The house is silent on a hot and breezy evening. 7 p.m. and the sun beats on our front porch, the dog stretched full length and snoozing on the warm boards. He doesn’t seem to mind the heat, at least when he’s wet from his pool (and guarding the feeder from red squirrels).
After a busy weekend, I am savoring the silence: just me, the wind in the trees, a goldfinch twittering. But what’s that? The bluebird on the lacrosse goal breaks the peace: predator at 1 o’clock. A kestrel has just touched down on the wires. Usually the birds scatter when predators show up (a northern harrier and a broad winged hawk have been regulars), but the bluebird doesn’t flinch for the kestrel. He holds his ground and chatters his warning. The kestrel, so far, has been more interested in mice and snakes than songbirds, despite its old nickname “sparrowhawk.”
Kestrels are little falcons, the smallest of the genus– about half the size of their more famous peregrine cousins. They hunt from perches and but also by hovering–kiting–over fields. In Maine we have kestrels, peregrines and a third falcon, the merlin.
The bluebirds should be grateful they need not contend with merlins here. They are bird specialists who zoom like fighter jets through the trees to take their prey.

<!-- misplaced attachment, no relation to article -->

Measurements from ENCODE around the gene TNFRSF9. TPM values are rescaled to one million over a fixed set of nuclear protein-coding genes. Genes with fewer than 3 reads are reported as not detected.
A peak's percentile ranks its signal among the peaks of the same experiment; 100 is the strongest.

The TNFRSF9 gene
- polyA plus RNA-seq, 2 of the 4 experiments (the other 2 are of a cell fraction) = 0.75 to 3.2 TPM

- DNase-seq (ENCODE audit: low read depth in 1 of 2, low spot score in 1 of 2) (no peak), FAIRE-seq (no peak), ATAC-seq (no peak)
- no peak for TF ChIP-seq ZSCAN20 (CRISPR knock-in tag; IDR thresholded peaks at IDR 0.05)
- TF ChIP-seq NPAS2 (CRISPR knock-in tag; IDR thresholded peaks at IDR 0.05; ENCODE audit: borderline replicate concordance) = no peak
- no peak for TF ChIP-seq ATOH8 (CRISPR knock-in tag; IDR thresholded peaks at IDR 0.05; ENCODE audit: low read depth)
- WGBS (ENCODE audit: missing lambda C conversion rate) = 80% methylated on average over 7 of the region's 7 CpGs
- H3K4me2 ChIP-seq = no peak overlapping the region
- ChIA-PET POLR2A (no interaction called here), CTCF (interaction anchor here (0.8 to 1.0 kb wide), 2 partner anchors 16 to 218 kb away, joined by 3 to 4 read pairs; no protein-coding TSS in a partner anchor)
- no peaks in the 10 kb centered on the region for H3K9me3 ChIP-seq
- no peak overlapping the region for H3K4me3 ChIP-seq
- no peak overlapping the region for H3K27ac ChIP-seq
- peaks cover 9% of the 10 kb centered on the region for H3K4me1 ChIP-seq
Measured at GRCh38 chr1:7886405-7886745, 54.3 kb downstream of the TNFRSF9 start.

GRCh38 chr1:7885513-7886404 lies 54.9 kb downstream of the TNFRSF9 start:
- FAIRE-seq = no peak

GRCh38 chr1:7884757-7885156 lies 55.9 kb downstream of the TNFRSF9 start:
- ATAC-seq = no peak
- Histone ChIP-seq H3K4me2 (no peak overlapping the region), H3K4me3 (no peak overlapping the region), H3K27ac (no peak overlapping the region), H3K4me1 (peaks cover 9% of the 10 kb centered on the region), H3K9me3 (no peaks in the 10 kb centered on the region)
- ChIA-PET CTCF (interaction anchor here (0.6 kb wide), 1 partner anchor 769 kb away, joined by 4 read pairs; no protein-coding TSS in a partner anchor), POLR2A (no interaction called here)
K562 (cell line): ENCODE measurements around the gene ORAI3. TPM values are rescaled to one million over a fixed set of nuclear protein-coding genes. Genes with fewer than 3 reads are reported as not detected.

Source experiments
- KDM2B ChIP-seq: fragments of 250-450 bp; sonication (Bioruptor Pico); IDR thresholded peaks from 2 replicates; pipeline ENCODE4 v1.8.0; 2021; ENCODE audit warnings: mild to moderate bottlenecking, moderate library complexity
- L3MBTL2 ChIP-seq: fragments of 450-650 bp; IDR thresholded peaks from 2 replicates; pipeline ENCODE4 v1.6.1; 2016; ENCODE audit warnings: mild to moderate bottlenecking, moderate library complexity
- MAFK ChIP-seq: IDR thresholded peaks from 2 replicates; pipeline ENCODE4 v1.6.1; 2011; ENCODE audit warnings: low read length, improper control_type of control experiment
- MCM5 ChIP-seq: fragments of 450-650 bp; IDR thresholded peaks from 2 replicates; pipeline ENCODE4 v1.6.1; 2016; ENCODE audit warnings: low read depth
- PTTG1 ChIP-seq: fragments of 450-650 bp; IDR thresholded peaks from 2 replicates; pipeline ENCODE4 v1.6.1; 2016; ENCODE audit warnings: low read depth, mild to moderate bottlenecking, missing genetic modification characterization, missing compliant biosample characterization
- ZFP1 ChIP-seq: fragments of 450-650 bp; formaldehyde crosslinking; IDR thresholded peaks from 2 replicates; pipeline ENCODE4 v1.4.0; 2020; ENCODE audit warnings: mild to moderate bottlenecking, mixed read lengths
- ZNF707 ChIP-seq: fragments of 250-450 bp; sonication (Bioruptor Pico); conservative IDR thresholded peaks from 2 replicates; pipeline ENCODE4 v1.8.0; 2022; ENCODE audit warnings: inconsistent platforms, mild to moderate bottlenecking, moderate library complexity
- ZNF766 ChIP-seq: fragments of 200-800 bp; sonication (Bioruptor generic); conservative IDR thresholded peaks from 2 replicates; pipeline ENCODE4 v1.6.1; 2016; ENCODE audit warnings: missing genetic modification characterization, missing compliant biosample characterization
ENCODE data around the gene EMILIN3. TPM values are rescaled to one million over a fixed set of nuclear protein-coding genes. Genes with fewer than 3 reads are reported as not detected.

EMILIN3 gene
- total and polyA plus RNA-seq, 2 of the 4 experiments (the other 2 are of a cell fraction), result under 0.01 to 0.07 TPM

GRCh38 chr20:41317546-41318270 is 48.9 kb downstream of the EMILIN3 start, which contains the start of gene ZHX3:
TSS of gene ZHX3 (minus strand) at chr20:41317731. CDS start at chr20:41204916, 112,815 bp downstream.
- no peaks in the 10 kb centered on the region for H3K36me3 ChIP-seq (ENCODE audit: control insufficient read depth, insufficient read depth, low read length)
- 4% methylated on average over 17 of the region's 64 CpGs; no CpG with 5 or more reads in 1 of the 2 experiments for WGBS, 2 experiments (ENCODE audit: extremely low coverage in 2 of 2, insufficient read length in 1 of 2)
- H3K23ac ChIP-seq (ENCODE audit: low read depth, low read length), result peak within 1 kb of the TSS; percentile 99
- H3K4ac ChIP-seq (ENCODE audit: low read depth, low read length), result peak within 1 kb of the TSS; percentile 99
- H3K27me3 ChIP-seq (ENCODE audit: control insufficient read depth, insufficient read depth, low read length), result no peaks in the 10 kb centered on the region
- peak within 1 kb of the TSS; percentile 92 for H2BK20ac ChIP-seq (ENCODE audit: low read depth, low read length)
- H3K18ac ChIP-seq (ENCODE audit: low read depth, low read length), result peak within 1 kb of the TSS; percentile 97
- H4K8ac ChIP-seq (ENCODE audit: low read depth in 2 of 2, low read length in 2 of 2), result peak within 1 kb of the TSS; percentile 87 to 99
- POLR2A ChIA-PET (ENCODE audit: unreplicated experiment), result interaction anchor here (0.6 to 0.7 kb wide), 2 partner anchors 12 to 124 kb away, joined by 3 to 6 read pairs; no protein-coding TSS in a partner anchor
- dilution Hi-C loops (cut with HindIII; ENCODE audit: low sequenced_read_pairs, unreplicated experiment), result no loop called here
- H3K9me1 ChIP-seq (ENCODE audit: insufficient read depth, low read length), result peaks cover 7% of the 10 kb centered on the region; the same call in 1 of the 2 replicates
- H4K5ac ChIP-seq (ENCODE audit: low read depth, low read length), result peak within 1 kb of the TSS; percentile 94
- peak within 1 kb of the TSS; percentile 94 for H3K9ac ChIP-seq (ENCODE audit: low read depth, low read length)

The bluebird is not consoled by this and is relentless in its alarm, the brave little sentinel. But the kestrel is used to getting yelled at. Last night a robin perched on the wire and shrieked at him for at least a half hour. Getting yelled at by a bluebird is a little like being tickled.
Tonight, though, the kestrel stops my heart when it drops from the wire, swooping towards the lacrosse goal. Has the bluebird run out of luck –and him with a second brood in the nest box? Not this time. The kestrel is after an insect in the grass and returns to the wire to dine. I can only assume the bluebird is furious–its calls increase in speed and volume. Picking up on the bluebird’s distress, a scolding catbird joins in and there is no longer peace or silence in the kingdom. We are in full alarm.
The kestrel finishes its snack and decides to head home, down the hill to the old farm building where there is a convenient hole. Just one more thing that sets kestrels apart from other falcons. They live in open country, but are cavity nesters like the bluebirds. See, even though a kestrel could probably take a bluebird, they have more in common than they think.
Except it doesn’t work that way in the natural world. No one will be singing kumbaya and holding hands. Because if the kestrel were really desperate (and that day may come–there also are babies in the nest), there could be bluebird on the menu. And that is why the bluebird raises its alarm, bravely, foolishly holding its ground.